and the theory of evolution, I feel science is a superior way of knowing to theology or philosophy and I’ve actually done some formal study of all three. If you hate science, then why do you come here to Florida Citizens for Science, time and time again to insult scientists as being materialistic, atheist trash, deride evolution and accuse us of being stupid idiots for not swallowing your silly and inane bullshit without question, or hesitation? How come you never do anything at all beyond sneering at science or moaning about how worthless and stupid evolution is because it can’t be used to study the immaterial, or falsify your supernatural designer? If you would like to see science and Evolutionary Biology in particular, swept away and rendered obsolete by a new fangled way of studying the immaterial and the supernatural, explain how it can be done. Don’t just post it on an insignificant blog like this, announce to everyone how YOU can scientifically support your ideas, rather than just parrot crap that you have regurgitated from some creationist ranting. If I was the administrator of this site I would be totally tired of your antagonistic stance, they have more patience than I.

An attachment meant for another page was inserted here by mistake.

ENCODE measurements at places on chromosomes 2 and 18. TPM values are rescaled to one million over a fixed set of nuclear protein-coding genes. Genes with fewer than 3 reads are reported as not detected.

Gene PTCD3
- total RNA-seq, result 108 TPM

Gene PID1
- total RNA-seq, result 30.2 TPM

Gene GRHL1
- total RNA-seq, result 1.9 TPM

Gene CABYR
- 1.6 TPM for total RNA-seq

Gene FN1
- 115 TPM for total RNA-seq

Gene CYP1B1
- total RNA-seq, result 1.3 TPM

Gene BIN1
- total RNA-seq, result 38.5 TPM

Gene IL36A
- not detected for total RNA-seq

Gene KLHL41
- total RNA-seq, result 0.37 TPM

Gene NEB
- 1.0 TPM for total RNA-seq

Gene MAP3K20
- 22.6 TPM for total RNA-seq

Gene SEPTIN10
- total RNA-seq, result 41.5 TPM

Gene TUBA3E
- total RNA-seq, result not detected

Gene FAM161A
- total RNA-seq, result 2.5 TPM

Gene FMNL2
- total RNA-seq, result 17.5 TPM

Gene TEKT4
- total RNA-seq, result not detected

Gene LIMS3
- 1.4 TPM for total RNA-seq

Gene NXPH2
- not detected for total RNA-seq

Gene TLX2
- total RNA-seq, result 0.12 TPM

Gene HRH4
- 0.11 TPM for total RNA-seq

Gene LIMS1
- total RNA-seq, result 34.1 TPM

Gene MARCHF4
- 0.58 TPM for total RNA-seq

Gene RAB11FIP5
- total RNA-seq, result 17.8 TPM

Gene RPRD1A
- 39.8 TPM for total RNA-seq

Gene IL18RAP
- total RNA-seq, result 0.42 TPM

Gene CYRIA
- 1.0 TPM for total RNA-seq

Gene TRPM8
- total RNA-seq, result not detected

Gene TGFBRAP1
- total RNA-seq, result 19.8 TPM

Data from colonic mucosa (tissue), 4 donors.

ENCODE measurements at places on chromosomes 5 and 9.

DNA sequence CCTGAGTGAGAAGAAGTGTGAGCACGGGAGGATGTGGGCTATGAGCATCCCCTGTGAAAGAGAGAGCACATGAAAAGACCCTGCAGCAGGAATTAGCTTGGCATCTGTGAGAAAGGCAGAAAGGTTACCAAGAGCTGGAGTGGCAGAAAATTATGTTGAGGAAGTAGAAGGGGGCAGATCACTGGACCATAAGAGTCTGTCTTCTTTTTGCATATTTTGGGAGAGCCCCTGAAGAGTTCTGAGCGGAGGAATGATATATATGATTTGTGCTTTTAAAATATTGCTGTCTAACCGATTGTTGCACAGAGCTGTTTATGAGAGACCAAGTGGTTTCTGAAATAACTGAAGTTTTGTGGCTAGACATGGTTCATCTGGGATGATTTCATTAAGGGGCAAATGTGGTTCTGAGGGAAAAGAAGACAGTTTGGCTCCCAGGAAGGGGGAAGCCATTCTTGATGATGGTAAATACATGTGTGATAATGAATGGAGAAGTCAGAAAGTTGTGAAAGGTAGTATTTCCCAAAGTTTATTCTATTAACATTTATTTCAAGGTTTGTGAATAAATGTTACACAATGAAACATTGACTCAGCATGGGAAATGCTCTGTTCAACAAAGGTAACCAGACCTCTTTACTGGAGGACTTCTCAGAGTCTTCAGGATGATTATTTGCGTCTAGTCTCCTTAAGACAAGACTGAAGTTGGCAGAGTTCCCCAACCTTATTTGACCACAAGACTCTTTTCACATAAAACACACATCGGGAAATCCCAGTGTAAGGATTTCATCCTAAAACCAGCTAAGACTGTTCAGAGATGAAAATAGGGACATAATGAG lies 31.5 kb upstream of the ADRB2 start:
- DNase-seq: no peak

9. Chris Says:

    Ivory girl. I’m sorry you feel my comments are negative. They simply reflect my observations of the issues at hand. Science has provided superior ways of knowing much about biological life and the universe. And I think all that knowledge should be recognized, not just that which supports a particular ideology.
    I just provided you some factual information on John Dewey and the religious significance his views may have had on today’s educational system. And you call it BS.
    Your imagination is running wild. I’d not referred to hating science, eliminating science, eliminating evolution, insulting scientist, atheist trash, or a supernatural designer. I simply suggested that our present path of submitting the different sciences to humanist religious doctrine has resulted in a quagmire of controversy and the rejection of much knowledge. You sound unaware of these things. Perhaps your formal study left out among other things the strength and weakness of evolution.